Moody’s don’t put much stock in the cost-cutting measures of the German banks. Added competition and a “more realistic pricing” of loans and services are far more important to their shriveling bottom line. But “that light is not yet visible at the end of the tunnel … and challenging market conditions are likely to persist for the time being.”
The woeful state of Germany’s financial system reflects not only Germany’s economic malaise – “The Economist” called it the “sick man” of Europe – but its failed attempt to imitate and emulate the inimitable financial centers of London and New-York. It is a rebuke to the misguided belief that capitalistic models – and institutions – can be transplanted in their entirety across cultural barriers. It is incontrovertible proof that history – and the core competencies it spawns – still matter.
When German insurers and banks, for instance, branched into faddish businesses – such as the Internet and mobile telephony – they did so in vacuum. Germany has few venture capitalists and American-style entrepreneurs. This misguided strategy resulted in a frightening erosion of the strength and capital base of the intrepid investors.
In a sense, Germany – and definitely its eastern Lander – is a country in transition. Risk-aversion is giving way to risk-seeking in the forms of investments in equities and derivatives and venture capital. Family ownership is gradually supplanted by stock exchange listings, imported management, and mergers, acquisitions, and takeovers – both friendly and hostile. The social contracts regarding employment, pensions, the role of the trade unions, the balance between human and pecuniary capital, and the carving up of monopoly market niches – are being re-written.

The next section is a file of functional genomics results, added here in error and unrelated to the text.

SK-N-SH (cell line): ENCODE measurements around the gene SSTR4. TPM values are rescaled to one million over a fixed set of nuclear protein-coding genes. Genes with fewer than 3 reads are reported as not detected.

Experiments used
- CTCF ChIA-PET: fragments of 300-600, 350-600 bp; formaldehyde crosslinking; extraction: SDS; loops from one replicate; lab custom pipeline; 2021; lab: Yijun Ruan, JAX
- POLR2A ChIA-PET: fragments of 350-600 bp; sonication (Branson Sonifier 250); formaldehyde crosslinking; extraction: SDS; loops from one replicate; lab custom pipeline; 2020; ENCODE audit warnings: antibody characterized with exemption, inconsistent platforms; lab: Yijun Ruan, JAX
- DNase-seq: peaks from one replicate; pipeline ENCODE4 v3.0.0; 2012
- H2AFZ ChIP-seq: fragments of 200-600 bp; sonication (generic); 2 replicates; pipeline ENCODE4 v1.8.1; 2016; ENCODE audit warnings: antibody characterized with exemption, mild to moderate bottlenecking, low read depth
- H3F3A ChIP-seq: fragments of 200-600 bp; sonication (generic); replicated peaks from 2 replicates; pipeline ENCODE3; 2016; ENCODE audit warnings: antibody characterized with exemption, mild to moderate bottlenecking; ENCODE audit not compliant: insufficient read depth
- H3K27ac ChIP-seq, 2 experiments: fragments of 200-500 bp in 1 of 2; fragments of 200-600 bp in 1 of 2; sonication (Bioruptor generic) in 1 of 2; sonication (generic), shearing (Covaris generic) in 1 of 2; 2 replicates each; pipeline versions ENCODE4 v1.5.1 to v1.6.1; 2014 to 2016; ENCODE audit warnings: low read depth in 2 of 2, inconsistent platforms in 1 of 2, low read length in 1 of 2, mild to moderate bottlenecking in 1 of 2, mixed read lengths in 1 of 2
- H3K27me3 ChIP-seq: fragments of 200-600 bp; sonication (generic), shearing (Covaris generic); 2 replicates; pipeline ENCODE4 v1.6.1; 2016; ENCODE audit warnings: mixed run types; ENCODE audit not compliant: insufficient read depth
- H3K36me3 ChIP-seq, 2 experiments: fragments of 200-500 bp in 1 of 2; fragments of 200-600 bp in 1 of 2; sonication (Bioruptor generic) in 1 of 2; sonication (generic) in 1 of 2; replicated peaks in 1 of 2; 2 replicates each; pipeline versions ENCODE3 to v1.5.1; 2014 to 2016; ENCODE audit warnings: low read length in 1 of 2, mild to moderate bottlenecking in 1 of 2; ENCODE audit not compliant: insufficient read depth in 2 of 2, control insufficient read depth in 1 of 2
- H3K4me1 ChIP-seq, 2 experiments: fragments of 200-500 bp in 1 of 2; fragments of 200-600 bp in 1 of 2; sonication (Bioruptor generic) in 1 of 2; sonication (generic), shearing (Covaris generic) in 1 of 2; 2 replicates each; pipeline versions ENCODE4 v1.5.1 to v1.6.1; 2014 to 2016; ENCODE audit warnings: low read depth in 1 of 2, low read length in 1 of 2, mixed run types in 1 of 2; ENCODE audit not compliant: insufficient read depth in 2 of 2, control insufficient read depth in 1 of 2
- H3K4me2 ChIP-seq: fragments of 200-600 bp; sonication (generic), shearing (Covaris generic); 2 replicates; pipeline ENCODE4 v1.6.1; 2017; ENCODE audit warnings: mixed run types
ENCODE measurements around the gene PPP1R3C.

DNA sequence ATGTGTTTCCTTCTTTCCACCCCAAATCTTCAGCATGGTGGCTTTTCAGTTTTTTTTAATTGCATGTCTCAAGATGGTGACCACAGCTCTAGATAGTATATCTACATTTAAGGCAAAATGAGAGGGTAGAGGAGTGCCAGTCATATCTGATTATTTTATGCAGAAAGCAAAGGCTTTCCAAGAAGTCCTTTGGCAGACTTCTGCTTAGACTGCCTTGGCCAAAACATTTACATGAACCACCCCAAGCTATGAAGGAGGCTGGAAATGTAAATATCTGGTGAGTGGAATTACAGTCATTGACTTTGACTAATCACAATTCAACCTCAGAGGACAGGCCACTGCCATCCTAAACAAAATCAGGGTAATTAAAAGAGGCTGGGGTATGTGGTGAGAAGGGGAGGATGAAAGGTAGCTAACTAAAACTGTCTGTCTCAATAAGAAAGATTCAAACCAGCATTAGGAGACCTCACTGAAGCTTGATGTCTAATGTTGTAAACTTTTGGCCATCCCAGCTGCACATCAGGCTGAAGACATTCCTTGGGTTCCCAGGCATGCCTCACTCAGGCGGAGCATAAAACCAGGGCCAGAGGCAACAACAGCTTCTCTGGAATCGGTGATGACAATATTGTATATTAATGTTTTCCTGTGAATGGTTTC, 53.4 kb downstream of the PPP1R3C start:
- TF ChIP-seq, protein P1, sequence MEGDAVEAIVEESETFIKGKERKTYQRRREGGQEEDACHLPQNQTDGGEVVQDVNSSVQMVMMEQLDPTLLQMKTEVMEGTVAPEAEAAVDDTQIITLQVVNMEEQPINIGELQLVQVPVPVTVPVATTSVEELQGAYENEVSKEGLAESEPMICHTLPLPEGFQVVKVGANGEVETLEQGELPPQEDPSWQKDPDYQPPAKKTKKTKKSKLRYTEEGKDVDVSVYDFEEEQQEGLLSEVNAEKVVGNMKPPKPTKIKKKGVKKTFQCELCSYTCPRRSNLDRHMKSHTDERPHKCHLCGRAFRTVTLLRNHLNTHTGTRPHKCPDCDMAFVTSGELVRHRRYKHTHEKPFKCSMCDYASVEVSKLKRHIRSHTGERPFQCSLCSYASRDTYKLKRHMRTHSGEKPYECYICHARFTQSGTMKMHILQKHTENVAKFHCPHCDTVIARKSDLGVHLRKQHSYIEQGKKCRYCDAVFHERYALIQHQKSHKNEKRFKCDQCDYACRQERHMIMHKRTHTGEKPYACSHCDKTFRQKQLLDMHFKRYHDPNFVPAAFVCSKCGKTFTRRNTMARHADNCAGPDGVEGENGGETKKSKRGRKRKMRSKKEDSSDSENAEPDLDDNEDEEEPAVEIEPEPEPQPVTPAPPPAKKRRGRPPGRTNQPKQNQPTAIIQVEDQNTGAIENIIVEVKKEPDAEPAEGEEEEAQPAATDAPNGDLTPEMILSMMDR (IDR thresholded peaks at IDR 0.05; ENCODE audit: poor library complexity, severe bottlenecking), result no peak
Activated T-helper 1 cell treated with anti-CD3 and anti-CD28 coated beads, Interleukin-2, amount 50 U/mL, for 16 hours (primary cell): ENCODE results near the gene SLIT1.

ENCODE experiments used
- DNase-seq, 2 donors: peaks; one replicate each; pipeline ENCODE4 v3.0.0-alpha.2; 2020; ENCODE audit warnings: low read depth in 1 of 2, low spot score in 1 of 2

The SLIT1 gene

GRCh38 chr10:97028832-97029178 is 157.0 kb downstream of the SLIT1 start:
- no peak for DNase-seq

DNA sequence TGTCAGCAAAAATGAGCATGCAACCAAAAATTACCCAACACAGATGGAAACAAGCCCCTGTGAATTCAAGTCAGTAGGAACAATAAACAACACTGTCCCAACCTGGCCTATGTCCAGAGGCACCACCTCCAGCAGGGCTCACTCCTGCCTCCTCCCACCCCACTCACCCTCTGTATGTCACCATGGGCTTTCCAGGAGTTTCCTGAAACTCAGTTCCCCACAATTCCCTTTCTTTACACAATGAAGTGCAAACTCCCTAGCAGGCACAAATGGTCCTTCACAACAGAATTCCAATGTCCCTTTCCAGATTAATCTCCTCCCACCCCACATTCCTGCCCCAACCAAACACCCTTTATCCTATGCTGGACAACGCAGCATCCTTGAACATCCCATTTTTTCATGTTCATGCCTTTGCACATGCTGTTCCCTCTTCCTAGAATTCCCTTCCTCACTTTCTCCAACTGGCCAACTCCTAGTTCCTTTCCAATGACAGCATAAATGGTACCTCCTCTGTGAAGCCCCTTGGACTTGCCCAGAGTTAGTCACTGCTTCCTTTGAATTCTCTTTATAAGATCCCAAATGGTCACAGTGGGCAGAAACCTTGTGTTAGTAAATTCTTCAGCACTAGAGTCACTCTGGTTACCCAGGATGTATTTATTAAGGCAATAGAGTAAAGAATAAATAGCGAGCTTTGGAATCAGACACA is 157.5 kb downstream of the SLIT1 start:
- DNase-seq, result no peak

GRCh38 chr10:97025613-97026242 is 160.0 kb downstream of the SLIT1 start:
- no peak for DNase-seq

Global integration means that, as sovereignty is transferred to supranational entities, the cozy relationship between the banks and the German government on all levels is over. Last October, Hans Eichel, the German finance minister, announced OECD-inspired anti-money laundering measures that are likely to compromise bank secrecy and client anonymity and, thus, hurt the German – sometimes murky – banking business. Erstwhile rampant government intervention is now mitigated or outright prohibited by the European Union.
Thus, German Laender are forced, by the European Commission, to partly abolish, three years hence, their guarantees to the Landesbanken (regional development banks) and Sparkassen (thrifts). German diversification to Austria and central and east Europe will provide only temporary respite. As the EU enlarges and digests, at the very least, the Czech Republic, Hungary, and Poland in 2004-5 – German franchises there will come under the uncompromising remit of the Commission once more.